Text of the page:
Principality Stadium, after 20 years at 74,500, has a new maximum capacity of 73,931.
The iconic, multi-facility Cardiff venue has permanently reduced its seating for pitch-based events, in order to increase its disabled access by up to 30%.
Building work, costing around £100,000, has been completed to create 46 new wheelchair bays, taking the total number to 214, doubling the Stadium’s offering for ambulant disabled access and providing extra seating (up to 111 seats) for additional carers.
Wales’ Guinness Six Nations meeting with England on Saturday 23rd February, the first event of its 20th Anniversary year – and the first at the new capacity – has sold-out to its rafters, leading Stadium manager Mark Williams to call for fans to arrive at turnstiles as early as possible (Gates open at 1.45pm).
“This is a huge fixture in the Principality Stadium’s sporting calendar, it’s the first game at our new capacity, but also the first time we will host England with our full search procedures in place,” said Williams.
“We are extremely proud of the safety and security measures we employ in Cardiff and we have spent the last two seasons hammering home the message to Wales’ fans that they need to ‘get in early’ to ensure they are in their seats in time for anthems and kick-off.
“But this will be the first time for many England supporters so, even though there may now be a few hundred fewer fans, it is vitally important that they get the message to arrive early and without unnecessary bags so they can be processed through search lines quickly.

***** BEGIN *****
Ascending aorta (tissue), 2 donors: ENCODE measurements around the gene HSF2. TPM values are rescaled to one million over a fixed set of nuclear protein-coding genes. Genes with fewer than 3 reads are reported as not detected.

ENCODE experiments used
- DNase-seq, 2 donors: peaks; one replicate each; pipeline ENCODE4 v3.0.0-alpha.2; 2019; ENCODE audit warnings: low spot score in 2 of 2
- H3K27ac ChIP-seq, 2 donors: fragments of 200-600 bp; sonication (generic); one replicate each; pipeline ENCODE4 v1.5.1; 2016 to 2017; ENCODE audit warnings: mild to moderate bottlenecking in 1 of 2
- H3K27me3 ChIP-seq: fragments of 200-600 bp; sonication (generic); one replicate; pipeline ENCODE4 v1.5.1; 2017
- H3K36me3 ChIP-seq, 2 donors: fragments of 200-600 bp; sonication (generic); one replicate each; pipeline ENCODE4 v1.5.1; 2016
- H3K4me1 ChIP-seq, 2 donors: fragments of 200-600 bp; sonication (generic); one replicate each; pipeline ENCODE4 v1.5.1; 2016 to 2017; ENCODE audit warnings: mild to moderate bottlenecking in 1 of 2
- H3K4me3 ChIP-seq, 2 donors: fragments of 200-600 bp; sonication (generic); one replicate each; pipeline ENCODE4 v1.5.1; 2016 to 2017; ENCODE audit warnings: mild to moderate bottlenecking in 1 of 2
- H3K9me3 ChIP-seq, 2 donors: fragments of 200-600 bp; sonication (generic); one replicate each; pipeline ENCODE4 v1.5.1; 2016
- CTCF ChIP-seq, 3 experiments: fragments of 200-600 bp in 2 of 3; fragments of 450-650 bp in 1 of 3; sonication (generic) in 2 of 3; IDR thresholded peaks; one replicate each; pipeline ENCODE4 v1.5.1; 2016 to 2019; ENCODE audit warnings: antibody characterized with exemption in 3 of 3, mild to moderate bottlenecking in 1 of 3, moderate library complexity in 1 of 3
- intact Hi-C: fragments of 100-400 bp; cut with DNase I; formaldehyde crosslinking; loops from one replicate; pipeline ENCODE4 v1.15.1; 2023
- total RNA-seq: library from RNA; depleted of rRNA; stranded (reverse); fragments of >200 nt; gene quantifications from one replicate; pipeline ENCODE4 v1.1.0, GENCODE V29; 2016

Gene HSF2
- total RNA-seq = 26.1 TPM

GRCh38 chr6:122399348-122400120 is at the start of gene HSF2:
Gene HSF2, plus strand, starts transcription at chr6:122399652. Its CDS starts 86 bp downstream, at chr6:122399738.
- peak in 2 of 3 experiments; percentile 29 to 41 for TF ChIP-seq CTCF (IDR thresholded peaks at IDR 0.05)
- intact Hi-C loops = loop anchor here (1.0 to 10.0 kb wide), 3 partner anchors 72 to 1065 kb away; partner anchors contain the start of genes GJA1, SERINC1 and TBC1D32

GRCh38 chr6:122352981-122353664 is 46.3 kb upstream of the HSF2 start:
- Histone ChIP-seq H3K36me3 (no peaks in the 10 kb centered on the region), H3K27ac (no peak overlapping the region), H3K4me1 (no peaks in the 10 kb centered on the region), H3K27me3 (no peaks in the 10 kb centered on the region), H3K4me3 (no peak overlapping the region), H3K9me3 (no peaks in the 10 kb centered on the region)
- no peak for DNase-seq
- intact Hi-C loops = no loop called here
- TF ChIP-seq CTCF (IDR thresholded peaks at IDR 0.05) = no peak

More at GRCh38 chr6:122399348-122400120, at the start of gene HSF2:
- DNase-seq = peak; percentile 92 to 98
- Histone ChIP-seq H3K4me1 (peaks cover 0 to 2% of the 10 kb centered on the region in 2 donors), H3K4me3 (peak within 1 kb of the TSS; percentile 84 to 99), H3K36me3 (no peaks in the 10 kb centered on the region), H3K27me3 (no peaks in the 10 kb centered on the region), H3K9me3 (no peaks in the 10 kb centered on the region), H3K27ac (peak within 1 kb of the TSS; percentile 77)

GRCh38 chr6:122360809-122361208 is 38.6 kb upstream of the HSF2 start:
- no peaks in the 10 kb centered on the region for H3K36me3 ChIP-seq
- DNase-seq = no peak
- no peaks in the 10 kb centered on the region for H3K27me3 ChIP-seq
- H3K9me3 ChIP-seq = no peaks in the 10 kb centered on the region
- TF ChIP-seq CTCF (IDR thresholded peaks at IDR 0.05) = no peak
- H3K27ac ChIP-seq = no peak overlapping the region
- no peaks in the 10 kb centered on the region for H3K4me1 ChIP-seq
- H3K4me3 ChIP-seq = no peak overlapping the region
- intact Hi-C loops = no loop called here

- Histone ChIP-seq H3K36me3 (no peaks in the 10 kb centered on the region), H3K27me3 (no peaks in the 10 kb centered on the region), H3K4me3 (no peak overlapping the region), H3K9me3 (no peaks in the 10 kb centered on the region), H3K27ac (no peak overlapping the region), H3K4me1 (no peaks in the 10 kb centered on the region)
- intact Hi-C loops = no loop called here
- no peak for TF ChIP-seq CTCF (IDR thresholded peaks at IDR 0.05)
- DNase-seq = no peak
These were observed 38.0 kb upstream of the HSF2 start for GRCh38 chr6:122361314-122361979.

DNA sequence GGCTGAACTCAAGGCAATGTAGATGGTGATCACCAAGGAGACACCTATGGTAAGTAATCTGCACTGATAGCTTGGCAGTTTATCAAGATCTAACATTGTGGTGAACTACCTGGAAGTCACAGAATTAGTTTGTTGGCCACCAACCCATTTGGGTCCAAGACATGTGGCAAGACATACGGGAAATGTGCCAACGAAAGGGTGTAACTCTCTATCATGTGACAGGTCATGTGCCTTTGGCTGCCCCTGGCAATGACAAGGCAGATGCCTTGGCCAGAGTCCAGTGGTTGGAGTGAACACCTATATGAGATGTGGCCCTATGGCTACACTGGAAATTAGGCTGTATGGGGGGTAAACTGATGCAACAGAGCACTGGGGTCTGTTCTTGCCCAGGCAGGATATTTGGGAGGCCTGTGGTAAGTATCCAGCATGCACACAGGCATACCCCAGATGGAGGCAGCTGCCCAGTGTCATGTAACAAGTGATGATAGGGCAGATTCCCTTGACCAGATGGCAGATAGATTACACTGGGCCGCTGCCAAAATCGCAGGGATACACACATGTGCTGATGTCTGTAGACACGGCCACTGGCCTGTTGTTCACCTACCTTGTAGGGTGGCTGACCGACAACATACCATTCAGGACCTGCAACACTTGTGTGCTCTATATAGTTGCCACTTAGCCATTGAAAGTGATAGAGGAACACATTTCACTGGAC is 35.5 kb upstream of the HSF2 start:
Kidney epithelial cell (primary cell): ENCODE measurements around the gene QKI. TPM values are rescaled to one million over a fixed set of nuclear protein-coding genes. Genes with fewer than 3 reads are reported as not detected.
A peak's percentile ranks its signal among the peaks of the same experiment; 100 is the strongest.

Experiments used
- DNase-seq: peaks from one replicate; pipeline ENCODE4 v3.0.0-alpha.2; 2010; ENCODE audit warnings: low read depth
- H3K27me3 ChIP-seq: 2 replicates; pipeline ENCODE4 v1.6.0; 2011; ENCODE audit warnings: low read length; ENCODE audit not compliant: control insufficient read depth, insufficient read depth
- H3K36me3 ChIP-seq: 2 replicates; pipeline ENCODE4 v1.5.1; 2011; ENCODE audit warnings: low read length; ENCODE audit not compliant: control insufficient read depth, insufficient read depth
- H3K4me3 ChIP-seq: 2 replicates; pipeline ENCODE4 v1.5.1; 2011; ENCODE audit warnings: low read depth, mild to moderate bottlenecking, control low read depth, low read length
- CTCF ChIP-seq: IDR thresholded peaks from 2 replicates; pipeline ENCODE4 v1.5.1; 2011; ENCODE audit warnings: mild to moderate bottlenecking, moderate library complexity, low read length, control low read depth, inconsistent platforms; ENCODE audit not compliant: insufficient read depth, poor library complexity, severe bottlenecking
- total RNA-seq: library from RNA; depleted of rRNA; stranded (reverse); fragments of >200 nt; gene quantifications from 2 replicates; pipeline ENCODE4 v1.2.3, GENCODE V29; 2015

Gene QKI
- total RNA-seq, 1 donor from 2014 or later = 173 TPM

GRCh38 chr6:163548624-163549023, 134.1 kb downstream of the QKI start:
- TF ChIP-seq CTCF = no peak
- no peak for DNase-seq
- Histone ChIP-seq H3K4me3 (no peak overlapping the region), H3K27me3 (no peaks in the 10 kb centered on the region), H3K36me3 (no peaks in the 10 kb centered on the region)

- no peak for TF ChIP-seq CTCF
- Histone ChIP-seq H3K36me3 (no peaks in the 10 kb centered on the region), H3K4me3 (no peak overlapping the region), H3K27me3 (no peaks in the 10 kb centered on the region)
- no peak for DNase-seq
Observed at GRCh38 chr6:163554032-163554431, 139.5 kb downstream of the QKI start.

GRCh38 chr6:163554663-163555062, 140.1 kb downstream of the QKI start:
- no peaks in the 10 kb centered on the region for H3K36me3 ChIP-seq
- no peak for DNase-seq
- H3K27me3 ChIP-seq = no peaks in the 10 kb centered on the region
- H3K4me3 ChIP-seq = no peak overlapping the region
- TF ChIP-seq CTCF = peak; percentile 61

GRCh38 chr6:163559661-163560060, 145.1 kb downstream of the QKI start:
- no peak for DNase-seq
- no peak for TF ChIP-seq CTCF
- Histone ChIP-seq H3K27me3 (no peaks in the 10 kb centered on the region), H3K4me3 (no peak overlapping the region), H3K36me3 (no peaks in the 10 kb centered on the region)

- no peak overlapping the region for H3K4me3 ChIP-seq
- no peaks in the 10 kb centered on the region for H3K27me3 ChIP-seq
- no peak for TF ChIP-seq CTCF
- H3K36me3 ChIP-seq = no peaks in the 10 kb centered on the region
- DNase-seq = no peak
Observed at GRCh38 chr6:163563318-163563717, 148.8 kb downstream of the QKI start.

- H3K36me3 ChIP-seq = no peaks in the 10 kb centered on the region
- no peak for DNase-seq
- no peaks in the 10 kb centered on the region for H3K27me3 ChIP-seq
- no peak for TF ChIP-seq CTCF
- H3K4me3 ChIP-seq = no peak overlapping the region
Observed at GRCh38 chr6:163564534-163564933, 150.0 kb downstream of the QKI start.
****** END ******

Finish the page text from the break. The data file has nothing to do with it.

“We will show France’s clash with Scotland in its entirety on Principality Stadium big screens from 2.15pm so there will be plenty to entertain everyone in the build up to the big one.
“And, probably the best incentive of them all, is I know Warren Gatland and the players will want to hear Welsh fans in full voice during their warm-ups, drowning out any opposition favourites!”
The Stadium- which has brought over 1.3 million visitors-a-year to Wales since its opening in 1999, across a variety of high profile international sporting and musical occasions – opened on 26th June 1999 when Wales hosted South Africa (beating them for the first time) in front of a part capacity crowd, with workers in hard hats populating an incomplete North Stand.
By the opening game of the ’99 Rugby World Cup in October the ground was at its full 74,500 capacity and would remain so for three different Rugby World Cups and a host of other major sporting events, including FA Cup Finals, Football League play-off matches and London 2012 Olympics, which followed.
The 74,500 figure can be topped by on-pitch events, as with Anthony Joshua’s recent World Championship boxing bout which went through the 75,000 mark – international music acts like Ed Sheeran, One Direction, Madonna and U2 accommodate around 60,000 fans, as stage sets generally rule out seats in the North Stand.